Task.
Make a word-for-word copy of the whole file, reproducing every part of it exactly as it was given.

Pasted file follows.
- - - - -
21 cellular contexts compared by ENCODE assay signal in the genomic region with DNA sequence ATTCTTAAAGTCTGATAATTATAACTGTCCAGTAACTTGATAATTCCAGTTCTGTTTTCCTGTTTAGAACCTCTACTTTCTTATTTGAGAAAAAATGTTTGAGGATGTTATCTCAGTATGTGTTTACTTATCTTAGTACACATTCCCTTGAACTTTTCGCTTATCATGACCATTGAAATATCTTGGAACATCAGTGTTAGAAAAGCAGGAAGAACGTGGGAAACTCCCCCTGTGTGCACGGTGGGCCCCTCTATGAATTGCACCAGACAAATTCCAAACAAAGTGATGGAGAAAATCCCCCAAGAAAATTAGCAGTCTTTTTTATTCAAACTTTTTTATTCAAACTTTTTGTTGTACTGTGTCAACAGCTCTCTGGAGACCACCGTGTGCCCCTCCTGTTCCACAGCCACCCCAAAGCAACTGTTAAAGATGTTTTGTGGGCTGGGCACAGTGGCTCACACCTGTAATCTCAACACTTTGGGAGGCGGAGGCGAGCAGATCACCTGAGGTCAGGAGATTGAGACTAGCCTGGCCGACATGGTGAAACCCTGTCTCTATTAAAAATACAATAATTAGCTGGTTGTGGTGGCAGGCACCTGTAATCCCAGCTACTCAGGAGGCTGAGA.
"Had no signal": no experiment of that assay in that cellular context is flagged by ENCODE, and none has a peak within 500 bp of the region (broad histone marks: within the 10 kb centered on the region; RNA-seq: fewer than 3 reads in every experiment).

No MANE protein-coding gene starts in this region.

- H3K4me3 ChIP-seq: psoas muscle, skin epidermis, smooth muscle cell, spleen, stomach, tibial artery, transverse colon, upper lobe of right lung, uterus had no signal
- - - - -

21 cellular contexts compared by ENCODE assay signal in the genomic region with DNA sequence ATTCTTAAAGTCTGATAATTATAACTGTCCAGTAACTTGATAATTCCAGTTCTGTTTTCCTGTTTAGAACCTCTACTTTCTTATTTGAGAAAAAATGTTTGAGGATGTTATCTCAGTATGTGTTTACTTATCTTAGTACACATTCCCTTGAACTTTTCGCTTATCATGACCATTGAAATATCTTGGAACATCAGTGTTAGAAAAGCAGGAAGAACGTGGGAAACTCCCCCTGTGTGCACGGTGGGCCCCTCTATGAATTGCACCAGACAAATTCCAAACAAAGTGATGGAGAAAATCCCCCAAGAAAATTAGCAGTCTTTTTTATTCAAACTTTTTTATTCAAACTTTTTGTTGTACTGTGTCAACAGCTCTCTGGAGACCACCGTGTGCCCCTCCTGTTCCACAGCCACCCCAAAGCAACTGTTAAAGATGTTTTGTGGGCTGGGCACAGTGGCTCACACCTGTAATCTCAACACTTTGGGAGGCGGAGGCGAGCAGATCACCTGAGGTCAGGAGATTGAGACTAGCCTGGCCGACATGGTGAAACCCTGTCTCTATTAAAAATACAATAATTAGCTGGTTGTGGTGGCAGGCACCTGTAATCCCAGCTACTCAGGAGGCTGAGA.
"Had no signal": no experiment of that assay in that cellular context is flagged by ENCODE, and none has a peak within 500 bp of the region (broad histone marks: within the 10 kb centered on the region; RNA-seq: fewer than 3 reads in every experiment).

No MANE protein-coding gene starts in this region.

- H3K4me3 ChIP-seq: psoas muscle, skin epidermis, smooth muscle cell, spleen, stomach, tibial artery, transverse colon, upper lobe of right lung, uterus had no signal